Before I begin, just curious to know if any CFA folks out there reading this blog?
Ok, let’s talk about Maram now. I saw a write up about “Maram” in last week’s Times of India. The name was intriguing so I went about finding more about the store. The renovation projects hooked me on, one thing led to another and this post was born. “Maram” means wood in Tamil and Malayalam (any other language?). It may be a trip down memory lane for many of you in love with wood, as you can relate to the design and style from your ancestral homes.
Maram, housed in RMV II Stage in Bangalore, is run by husband-wife team Sheila & Krishna Baru. The motto of the store is,” Not to cut down another tree”. In an urban market like Bangalore, where there are more furniture showrooms than supermarkets flooded with MDF and rubber wood, it is touching to see a store dedicated to the cause of restoring old furniture. Sheila says, “if our furniture is old, it is genuinely old and restored, if not made from recycled wood.”
Yes, it’s a chair! I’ve not seen unique furniture like palang chairs before. I asked Sheila what her favorite creation was and she pointed to the palang chairs as they mix the old with the new. The 18-year old store is full of interesting pieces like these where function follows form.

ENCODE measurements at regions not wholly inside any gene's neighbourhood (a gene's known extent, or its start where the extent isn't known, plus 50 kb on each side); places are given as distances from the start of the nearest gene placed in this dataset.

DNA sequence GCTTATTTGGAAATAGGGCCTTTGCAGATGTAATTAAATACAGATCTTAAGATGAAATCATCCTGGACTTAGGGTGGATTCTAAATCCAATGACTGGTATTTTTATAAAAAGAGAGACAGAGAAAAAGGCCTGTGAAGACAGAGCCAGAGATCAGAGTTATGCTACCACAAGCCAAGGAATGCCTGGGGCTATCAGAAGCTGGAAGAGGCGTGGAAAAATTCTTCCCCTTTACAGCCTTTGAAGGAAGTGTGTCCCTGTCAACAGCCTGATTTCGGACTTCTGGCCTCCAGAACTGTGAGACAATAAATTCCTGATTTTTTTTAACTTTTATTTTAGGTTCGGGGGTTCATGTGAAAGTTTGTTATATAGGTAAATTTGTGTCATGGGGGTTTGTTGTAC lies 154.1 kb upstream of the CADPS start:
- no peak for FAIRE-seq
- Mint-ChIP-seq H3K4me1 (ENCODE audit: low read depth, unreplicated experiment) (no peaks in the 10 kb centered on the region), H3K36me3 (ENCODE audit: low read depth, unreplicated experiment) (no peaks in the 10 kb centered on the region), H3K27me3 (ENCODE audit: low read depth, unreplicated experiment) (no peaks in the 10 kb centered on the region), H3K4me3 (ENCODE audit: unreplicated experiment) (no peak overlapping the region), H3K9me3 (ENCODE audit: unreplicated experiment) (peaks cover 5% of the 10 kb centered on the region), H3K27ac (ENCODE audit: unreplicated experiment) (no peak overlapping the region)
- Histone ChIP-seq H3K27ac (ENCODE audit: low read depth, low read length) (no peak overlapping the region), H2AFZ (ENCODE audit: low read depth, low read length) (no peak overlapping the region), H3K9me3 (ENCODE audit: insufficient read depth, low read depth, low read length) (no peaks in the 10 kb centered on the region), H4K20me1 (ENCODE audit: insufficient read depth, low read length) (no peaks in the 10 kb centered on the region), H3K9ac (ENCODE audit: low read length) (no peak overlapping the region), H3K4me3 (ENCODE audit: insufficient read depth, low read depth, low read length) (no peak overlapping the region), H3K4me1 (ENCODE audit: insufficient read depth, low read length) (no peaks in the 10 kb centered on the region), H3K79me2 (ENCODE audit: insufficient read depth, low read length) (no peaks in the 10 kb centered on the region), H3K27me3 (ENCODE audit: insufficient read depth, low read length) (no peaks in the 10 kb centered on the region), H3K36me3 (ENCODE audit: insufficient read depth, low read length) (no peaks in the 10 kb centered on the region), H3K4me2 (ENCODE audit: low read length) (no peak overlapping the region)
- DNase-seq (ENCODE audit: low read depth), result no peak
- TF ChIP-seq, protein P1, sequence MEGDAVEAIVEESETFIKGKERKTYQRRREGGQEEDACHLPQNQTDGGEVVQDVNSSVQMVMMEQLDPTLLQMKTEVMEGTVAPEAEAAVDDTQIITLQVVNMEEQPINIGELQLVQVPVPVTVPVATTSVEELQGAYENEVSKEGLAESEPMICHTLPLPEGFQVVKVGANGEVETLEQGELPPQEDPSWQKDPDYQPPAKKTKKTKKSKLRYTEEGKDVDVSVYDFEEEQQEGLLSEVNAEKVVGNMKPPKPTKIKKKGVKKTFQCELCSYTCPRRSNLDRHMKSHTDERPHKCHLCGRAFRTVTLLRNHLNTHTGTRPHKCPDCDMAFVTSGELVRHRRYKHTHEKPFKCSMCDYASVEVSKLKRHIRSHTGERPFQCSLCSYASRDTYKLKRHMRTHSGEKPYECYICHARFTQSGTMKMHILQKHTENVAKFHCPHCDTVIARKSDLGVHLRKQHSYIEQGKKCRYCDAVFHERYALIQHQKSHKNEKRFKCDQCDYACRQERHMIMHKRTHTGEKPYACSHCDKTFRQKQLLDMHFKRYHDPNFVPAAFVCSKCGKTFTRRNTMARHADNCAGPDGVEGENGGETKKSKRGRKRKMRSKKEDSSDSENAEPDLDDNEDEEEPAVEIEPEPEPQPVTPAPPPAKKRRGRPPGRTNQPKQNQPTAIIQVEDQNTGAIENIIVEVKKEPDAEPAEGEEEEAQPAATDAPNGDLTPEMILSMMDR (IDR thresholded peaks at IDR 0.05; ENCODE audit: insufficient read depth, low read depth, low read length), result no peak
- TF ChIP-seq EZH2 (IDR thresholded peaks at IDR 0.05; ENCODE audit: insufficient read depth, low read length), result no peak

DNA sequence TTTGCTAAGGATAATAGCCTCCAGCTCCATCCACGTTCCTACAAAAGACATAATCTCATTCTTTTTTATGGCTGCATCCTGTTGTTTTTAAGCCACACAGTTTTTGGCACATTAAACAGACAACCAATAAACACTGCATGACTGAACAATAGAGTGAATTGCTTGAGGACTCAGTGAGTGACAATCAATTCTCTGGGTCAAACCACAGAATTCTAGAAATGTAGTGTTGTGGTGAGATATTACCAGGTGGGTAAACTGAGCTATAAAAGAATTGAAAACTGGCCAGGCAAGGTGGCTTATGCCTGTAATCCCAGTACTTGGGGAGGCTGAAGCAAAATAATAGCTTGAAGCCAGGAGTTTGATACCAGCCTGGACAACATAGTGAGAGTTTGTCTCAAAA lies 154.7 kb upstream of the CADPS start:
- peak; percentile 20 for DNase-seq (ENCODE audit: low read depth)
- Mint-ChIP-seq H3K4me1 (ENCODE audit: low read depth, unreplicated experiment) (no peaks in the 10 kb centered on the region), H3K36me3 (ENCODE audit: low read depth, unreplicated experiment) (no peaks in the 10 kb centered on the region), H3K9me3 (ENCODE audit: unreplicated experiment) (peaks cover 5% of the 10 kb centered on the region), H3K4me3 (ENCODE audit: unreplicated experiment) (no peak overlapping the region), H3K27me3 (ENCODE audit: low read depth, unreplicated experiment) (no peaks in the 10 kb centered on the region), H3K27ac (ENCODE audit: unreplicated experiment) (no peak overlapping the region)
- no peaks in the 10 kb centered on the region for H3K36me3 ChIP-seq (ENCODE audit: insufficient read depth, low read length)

Maram is in the terrace of Sheila’s parents home; with a beautiful tiled roof, it is open on all four sides.
18 years is a long time especially when the furniture landscape has changed dramatically. I asked her what keeps her going and she replied nonchalantly,” After 18 years we still love what we do. Every day is a new challenge. I love doing homes but do not get to do it too often; fabrics and the choice of colour is very important to furniture. I love the glimmer of real wood; nothing can beat that. It also very forgiving if you burn stain of cut it you can always bring its glory back with love and a coat of polish.”
Isn’t this four poster day bed lovely? The diwan upholstered in white spells royal opulence.
What you see in the store is priced between Rs.5,000 and Rs.75,000. Many pieces from those days are starkly different from what you see today. For instance, a bed. I’ve never seen a double bed in my grandparents’. My g’pa always slept on a bed while granny slept down with the children or, the other women in the house. It’s interesting to see how at Maram, they’ve combined two single beds into a double bed in one of the projects.
Road ahead: Sheila and Krishna’s next project takes them to the temple town of Badami in northern Karnataka. I have faint memories of visiting the cave temples of Badami as a nine-year old and being scared of the scores of monkeys in the hills. Sheila is quite excited about her latest challenge of doing up this 16-room hotel in Badami, as it will be a UNESCO heritage site. “
If you’ve been thinking of what to do with traditional wooden furniture passed down generations, please don’t get rid of it. You may find more uses to it than ever before; get in touch with Sheila and see what new form it can take and surprise yourself. Sheila and Krishna can be reached at:
+ 91 98440 19328
Sheila and Krishna of Maram